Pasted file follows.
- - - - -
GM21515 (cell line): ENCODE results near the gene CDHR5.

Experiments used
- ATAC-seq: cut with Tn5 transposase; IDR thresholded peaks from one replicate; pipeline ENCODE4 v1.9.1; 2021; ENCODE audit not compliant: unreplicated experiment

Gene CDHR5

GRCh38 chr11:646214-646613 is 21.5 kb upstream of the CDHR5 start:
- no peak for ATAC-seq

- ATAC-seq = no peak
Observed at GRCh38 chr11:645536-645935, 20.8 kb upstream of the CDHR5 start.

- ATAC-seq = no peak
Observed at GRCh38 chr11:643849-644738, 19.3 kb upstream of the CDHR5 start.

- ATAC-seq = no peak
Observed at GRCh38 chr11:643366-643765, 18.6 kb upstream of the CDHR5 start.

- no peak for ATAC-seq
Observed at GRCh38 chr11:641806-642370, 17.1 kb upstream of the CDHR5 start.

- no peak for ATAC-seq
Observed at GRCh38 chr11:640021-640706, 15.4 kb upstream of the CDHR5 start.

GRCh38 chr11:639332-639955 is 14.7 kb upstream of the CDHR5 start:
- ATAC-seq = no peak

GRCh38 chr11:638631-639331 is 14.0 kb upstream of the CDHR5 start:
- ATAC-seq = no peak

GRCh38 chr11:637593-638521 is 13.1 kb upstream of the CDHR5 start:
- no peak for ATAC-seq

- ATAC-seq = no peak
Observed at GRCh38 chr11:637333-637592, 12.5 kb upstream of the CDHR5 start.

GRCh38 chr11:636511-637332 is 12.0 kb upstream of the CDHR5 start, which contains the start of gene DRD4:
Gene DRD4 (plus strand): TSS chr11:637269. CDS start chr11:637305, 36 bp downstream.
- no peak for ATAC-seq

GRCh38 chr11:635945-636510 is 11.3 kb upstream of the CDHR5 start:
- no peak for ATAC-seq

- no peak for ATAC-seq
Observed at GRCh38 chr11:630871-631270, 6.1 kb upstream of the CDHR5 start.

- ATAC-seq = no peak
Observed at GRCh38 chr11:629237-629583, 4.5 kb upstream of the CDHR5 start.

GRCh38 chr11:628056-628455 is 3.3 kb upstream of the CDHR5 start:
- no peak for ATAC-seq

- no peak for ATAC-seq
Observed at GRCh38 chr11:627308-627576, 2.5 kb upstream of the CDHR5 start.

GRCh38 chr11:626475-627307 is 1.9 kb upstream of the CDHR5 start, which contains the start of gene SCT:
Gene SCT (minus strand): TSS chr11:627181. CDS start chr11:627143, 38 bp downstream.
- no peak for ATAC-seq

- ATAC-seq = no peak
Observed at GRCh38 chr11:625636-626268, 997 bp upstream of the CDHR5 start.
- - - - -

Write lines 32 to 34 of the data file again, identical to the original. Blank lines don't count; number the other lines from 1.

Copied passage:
- ATAC-seq = no peak
Observed at GRCh38 chr11:629237-629583, 4.5 kb upstream of the CDHR5 start.

GRCh38 chr11:628056-628455 is 3.3 kb upstream of the CDHR5 start: